In The Wolverine, Hugh Jackman returns as Logan – this time as an almost broken man and mutant, facing new adversaries and his own fate. Visual effects supervisor Phil Brennan and VFX producer Jamie Stevenson oversaw several effects shops in order to bring the film to life with scenes such as the Nagasaki nuclear explosion, a dramatic train-top fight, a CG Silver Samurai and, of course, Wolverine’s claws. We break down just some of the major shots, sequences and previs work in the film from Weta Digital, Rising Sun Pictures, Iloura, Make-Up Effects Group and Halon Entertainment.
***Note: this article contains spoilers***
Nagasaki’s nuclear fate
What happens: Logan is held captive inside a well at Nagasaki just as a nuclear bomb is dropped on the city.
The challenge: Rising Sun Pictures took plate photography of a Japanese army base filmed in Sydney and added the nuclear explosion and its impact on the base.
“Jim was after a nuclear explosion that wasn’t your typical library footage where you see the big column of mushroom cloud out on top,” says Rising Sun visual effects supervisor Tim Crosbie. “You actually see it starting from scratch. We built this pyroclastic cloud – they can travel up to 400 miles an hour, roughly half the speed of sound. We looked at the natural phenomena of what comes out volcanoes and compared that to how the destruction clouds of nuclear explosions tend to work. It was quite similar.”
Production filmed in an area of southern Sydney made up to look like a Japanese army camp. Rising Sun replaced the city on the horizon with Nagasaki views. “It was primarily matte painting but we also ran some geo underneath it so that when the explosion went off all the fluid sims and particle sims and destruction effects,” notes Crosbie. “It was a combination of deconstructing the location that was there, so that we could then re-build it back up again. So all the huts, guard towers. The whole location was LIDAR’d so we could reconstruct the area. And then we destroyed them, we blew them up using a combination of smaller explosions to make a larger one.” RSP relied on the Bullet solver inside Houdini 12 to create the explosion effects.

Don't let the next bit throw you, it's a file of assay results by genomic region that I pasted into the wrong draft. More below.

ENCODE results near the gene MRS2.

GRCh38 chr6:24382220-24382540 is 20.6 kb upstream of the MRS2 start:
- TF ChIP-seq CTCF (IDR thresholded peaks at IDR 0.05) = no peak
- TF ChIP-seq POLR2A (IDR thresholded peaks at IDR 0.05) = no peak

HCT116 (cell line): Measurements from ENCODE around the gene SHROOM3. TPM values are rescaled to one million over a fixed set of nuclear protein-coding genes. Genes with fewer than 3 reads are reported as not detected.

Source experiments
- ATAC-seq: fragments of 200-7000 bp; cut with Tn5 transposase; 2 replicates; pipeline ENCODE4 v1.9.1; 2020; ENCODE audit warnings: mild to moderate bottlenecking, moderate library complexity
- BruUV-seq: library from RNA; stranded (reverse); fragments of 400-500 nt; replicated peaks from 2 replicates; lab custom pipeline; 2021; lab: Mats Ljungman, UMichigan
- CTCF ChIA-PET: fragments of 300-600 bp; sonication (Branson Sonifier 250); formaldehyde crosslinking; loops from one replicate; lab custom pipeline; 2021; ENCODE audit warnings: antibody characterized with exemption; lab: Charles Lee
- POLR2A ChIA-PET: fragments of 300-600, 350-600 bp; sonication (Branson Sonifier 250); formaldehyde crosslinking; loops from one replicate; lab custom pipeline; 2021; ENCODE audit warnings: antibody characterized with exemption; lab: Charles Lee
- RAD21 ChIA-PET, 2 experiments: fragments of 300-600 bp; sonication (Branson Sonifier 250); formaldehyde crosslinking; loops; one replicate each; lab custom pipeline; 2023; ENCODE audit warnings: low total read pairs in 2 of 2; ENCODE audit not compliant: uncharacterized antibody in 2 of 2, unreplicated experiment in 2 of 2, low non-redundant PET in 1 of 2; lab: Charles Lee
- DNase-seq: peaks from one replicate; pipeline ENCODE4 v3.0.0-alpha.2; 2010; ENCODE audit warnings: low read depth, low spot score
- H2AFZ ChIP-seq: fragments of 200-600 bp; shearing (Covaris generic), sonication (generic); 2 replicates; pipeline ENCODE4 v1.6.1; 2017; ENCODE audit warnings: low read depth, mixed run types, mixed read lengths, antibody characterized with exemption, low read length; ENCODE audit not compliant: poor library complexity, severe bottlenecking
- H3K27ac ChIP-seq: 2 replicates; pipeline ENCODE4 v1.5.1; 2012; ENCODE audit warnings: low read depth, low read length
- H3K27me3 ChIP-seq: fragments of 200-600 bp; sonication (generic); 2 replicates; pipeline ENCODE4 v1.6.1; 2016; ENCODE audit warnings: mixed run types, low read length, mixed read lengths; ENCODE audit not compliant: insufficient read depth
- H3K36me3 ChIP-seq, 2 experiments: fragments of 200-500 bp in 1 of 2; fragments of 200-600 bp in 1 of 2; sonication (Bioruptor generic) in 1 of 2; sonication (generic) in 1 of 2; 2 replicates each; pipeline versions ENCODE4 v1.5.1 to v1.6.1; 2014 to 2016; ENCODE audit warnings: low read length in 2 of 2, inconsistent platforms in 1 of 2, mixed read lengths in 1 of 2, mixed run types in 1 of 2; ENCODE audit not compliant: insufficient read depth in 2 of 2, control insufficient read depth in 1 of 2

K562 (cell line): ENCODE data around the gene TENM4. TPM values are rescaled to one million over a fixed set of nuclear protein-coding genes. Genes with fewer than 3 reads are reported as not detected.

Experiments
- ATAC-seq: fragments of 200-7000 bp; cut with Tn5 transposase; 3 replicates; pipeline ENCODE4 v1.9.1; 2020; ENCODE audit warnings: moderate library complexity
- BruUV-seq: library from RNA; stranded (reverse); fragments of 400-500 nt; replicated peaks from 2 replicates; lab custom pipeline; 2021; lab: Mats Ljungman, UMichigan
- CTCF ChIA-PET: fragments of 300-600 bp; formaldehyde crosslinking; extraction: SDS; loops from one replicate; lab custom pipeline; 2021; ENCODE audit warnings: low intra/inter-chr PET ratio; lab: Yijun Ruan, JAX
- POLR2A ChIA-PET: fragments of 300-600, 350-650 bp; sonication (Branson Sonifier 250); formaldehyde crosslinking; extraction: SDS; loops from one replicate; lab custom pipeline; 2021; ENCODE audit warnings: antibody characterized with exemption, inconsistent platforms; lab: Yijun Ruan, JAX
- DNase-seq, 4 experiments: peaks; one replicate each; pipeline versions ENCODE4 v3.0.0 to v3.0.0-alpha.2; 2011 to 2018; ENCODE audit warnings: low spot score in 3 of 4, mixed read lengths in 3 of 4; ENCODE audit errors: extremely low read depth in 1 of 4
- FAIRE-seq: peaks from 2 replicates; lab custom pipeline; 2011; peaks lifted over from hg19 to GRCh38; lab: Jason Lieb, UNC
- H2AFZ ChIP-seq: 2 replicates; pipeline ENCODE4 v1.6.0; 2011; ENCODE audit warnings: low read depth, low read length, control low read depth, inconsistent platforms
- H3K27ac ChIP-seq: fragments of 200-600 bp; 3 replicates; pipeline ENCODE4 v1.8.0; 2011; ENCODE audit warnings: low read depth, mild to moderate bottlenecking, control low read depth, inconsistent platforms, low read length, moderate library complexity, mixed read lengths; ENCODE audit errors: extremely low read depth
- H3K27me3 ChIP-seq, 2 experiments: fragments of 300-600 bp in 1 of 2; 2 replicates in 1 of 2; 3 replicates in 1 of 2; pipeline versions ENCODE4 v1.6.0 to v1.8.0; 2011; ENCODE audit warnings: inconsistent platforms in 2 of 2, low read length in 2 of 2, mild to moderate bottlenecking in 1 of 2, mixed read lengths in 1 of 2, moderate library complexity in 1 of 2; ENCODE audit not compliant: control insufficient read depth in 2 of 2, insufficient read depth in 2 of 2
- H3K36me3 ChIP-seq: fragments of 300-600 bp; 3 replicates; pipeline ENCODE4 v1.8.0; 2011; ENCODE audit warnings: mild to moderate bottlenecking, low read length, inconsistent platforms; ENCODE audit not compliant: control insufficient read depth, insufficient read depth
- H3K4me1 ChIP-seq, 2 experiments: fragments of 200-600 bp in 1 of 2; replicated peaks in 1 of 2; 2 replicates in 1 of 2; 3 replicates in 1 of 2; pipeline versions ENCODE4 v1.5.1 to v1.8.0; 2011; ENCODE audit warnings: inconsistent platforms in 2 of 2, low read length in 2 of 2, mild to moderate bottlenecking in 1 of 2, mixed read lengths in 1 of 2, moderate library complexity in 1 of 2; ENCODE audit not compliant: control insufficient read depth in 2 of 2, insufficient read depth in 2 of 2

One shot features Logan doing a last minute jump into the stone well, having saved a Japanese soldier named Yashida. “It was the surfing the wave moment,” recounts Crosbie. “Initially there was just the camp as shot, with Sydney in the background off-screen on the horizon. Hugh was shot against a bluescreen on wires being lifted up and dropped into the well. It basically meant we had to almost re-build the entire frame. The only stuff we really kept was the well head and the foreground and mid-ground ground plane, but even that was pretty much covered with the particles running towards camera.”
Logan and Yashida shelter inside the well, ducking debris and fireballs. These were filmed as practical fire elements by Phil Brennan and then composited into the shots. “When the flames come past camera that was a combination of practical and CG fire,” says Crosbie. “It helps break up the smooth lines that can sometimes come from fire sims.”
What happens: After Logan bears the brunt of the Nagasaki nuclear explosion by shielding Yashida from the blast, his severe upper body and facial burns are shown healing.
The challenge: Iloura crafted the healing shots using complex tracking, CG and compositing solutions, as well as growing back Wolverine’s signature hair.
“For ‘Crispy Logan’ as we called it, one of the biggest challenges was to make it look like his skin was healing, and not just dissolving back to his healed skin,” says Iloura visual effects supervisor Julian Dimsey, who also oversaw work with VFX supe Glenn Melenhorst on the show.